He lifted a chocolate-brown fedora from its shelf and presented it to Keller, who placed it on his head. The salesman took hold of the brim, tilted it this way and that way, and stepped back, beaming. “Seven and three-eighths,” he announced. “You could get away with seven and a quarter or seven and a half, but why make do when it’s as easy to have a hat that fits you perfectly? Have a look.”
Keller checked his reflection in the mirror, and there he was, same old Keller, except that he was wearing a hat. “The classic fedora,” the salesman said. “A true classic with a noble pedigree. The name comes from the title of a play that Victorien Sardou wrote for Sarah Bernhardt in 1882. The divine Sarah played the Princess Fedora and wore a hat quite like yours. And while I don’t doubt she looked spectacular in it, I’d say you’d give her a run for her money. Not everyone can wear a fedora, you know.”
“It takes a certain je ne sais quoi,” the man said. “A soupçon of joie de vivre. One must be at ease in a fedora, as you are so clearly at ease in yours.” Oh, brother, Keller thought.
commentary: Oh brother indeed. Keller Keller Keller what a problem you are. Lawrence Block’s finest creation is a thoughtful, interesting man with a wide range of interests and knowledge: he is funny and kind, and you feel he would be excellent company. The trouble is his job: he is a contract killer. He kills for money, nothing personal about it, and Block is a dangerous man because he almost makes you think that is acceptable…
“It’s not as though I enjoy killing. As soon as it’s done, I do everything I can to put it out of my mind.”There’ve been a lot of Keller short stories, and a couple of novels: I did a post on Hitman here. This is the most recent work, a long short story or short novella. Keller, now a family man, goes to Illinois to chase down an unfaithful wife and her lover. (He travels on The Train They Call the City of New Orleans, which had me hearing that song in my head all day). He does his job, but then (like a Hydra) the jobs multiply as a result of his actions. As ever, we see everything through Keller’s eyes, and are privy to his thoughts. It is clever and witty and well-plotted, though one of the final deaths was underplayed in my view. And it is a very strange feeling of discomfort the tales give, as you worry about the morals and philosophy of a serial killer…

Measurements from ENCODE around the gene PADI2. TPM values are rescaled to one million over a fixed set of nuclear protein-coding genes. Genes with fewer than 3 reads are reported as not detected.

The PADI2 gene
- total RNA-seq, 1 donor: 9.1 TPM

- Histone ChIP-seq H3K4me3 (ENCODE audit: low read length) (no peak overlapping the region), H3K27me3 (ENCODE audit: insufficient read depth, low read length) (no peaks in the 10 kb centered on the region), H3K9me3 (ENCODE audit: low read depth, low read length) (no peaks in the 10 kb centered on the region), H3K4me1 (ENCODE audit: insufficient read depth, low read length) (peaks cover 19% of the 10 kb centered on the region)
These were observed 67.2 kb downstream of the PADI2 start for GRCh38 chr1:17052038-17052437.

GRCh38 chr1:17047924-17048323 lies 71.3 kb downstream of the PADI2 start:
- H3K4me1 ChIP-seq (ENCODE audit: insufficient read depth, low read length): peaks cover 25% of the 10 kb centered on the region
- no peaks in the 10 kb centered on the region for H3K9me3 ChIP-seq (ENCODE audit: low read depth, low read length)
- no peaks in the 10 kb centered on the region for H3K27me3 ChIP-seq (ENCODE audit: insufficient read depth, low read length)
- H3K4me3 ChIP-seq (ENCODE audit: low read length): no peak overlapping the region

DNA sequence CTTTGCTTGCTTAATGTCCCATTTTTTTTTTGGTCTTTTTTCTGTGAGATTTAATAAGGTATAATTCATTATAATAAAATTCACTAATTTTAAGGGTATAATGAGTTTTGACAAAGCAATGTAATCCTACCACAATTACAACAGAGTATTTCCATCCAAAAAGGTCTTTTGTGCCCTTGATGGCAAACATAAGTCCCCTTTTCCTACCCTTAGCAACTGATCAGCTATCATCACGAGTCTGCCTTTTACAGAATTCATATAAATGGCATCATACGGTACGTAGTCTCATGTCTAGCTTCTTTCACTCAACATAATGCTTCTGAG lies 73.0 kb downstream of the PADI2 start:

“Erasing the memory.”
“As well as I can. But—”
“You want to do it,” she said, “because it’s who you are.”
“A man who kills people.”
I was interested to find that white vans, and white van men, had the same connotations in Illinois as they have in the UK. And the wife in the case was called Melania: imagine that.
Fedoras are always of interest round here, and not just because of my friend Sergio, who blogged as Tipping My Fedora (although the blog is quiet now, there’s plenty of archived posts to read…). A while back I investigated the origins of hat and name, as briefly outlined above: my post – triggered by a Helen McCloy book – gives more details.
I was tipped off to Keller’s Fedora by my friend Col at Col’s Criminal Library.
The intriguing noir novel The Red Right Hand by Joel Townley Rogers features another important hat, this time a Stetson, but it is the same size as Keller’s fedora, seven and three-eighths.